Jewish Comfort Food
Something has happened to the way we eat in America today and it has to do with trends in low-calorie food. Those wonderful traditions of the Jewish delis are not in favor when we think about eating soaked smoked meat sandwiches, whitefish salad and cabbage soup like their grandparents did. There were once thousands of Jewish delis in New York City alone. Now, according to this new film, there are only 150 in all of North America.
Ziggy Gruber, the owner of Kenny & Ziggy’s in Houston, tells us “it’s more than just food. It’s for the soul, for the heart.” “When I cook, I feel my ancestors around. And that’s what drives me. Someone’s gotta take this food and continue it.”
One of the things I looked forward to when I moved to Boston was the deli and I was disappointed to find out that so many were gone. Yet there are two near where I live but neither is kosher. I have always felt that eating at a deli is an experience that I do not feel at other restaurants. Just read this description, “For some, delicatessen food is close to a religious experience. A tender, crumbling cut of corned beef steeped in its juices. A full-bodied garlic dill pickle. Spicy brown mustard with grain. A blintz that melts in your mouth like a creamsicle on a summer’s day. Recipes and culinary garnishes from Hungary, Poland, Russia, Romania that flowed into late 19th and early 20th century America and soon became part of an American culinary and cultural vernacular – Deli.”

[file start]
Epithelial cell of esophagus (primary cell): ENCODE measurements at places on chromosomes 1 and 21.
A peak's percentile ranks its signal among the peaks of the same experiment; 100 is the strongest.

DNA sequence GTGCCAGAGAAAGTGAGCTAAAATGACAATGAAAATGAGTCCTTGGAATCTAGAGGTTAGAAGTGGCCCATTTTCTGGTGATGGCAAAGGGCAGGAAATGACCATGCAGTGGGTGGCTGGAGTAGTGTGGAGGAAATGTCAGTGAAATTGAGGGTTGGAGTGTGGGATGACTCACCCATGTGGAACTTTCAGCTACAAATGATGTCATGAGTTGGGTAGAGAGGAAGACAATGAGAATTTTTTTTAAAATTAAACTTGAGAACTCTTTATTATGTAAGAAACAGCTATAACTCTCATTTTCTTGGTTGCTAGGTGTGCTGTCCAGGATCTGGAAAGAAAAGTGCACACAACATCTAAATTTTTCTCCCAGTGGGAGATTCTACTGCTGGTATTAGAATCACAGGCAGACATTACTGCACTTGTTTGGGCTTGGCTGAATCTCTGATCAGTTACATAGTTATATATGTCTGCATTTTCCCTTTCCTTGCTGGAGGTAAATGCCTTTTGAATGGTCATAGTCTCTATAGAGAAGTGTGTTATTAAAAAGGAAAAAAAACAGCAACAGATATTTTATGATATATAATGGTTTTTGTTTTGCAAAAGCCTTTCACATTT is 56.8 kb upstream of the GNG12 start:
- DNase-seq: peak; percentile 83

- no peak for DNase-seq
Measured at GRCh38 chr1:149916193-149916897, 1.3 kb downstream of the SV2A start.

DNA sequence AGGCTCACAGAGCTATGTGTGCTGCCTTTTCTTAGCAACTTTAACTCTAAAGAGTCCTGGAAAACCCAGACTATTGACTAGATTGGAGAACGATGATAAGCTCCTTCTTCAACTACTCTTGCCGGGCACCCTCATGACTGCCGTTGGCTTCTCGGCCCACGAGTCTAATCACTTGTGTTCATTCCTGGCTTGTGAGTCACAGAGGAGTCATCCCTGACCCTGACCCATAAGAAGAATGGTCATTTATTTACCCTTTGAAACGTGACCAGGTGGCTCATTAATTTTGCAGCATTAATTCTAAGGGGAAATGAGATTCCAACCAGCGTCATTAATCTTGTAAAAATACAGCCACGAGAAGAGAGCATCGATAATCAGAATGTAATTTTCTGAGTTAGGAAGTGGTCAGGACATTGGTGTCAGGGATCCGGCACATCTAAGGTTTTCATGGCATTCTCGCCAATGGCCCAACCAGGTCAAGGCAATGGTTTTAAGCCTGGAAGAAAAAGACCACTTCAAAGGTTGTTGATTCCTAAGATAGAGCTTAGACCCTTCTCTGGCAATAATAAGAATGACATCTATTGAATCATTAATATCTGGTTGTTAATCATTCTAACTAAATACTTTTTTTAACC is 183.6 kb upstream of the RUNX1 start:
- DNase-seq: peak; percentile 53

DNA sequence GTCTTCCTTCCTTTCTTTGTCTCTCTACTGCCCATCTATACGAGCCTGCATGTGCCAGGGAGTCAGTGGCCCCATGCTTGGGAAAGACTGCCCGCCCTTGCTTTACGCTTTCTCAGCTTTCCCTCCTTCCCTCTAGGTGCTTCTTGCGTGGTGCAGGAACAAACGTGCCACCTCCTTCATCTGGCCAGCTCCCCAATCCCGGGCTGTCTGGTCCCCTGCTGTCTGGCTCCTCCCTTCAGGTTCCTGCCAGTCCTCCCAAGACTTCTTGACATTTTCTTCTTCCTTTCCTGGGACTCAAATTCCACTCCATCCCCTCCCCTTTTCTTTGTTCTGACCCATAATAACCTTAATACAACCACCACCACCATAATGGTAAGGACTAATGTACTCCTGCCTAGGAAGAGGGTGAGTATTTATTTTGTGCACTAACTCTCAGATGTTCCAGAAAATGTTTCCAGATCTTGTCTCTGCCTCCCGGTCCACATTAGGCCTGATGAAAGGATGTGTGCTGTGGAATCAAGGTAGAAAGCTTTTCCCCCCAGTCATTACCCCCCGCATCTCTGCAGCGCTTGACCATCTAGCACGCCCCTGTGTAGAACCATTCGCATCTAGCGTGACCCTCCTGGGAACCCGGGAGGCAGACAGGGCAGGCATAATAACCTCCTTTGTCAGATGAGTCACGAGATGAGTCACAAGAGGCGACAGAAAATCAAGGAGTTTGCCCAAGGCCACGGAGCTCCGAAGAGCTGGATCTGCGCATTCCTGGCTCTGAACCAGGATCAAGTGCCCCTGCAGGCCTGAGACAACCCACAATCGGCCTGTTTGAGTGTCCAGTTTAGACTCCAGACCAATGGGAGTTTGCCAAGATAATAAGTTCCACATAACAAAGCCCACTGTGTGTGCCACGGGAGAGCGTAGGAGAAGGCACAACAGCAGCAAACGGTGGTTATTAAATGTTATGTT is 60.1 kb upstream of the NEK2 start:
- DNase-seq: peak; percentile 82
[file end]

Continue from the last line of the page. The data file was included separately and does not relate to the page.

Our principal guide in Deli Man, Ziggy Gruber is a third-generation delicatessen man, owner and maven (as well as a Yiddish-speaking French trained chef) who currently operates one of the country’s top delis.
The story of the American deli is the story of Jews – their immigration, migration, upward mobility, and western assimilation. New York may always be the most populous, celebrated and redolent Jewish node. But there have also been other places where Jews have gone— from Chicago to Detroit, San Francisco to L.A., and Galveston to Houston and Dallas.
In 1931, the City of New York’s Department of Public Markets listed 1,550 kosher delicatessen stores and 150 kosher dairy restaurants in the five boroughs; while today there are approximately 21 kosher and non-kosher delis of repute). Ziggy probably could have done better to chose another livelihood. But he grew up in the business, and he loved it. His uncle and great-uncle owned Berger’s in the diamond district, and the Woodrow Deli on Long Island. His grandfather owned the famous Rialto Delicatessen on Broadway, and Ziggy was stuffing cabbages atop of a crate when he was eight. Jewish food and Ziggy were inseparable.
The story of deli does not just belong to isn’t Ziggy alone. It’s the history, anecdotes and humor that once made one’s local delicatessen the virtual epicenter not only of food, but also of family, laughter and community. “Deli Man” visited the Carnegie, Katz’s, 2nd Avenue Deli, Nate ‘n Al and Langer’s, as well as interviewed some of the great mavens, comedians and connoisseurs of deli, including Jerry Stiller, Alan Dershowitz, Freddie Klein, Dennis Howard, Jay Parker (Ben’s Best), Fyvush Finkel, and Larry King. The documentary has also toured some of the new shining lights in the deli biz, including Wise Sons’ in San Francisco and Caplansky’s in Toronto.
As noted in the film, deli “is not one of the more subtle foods in the world” but then neither are its customers.
There are two types of people in this world, those who love Delis and those you shouldn’t associate with.” – Damon Runyon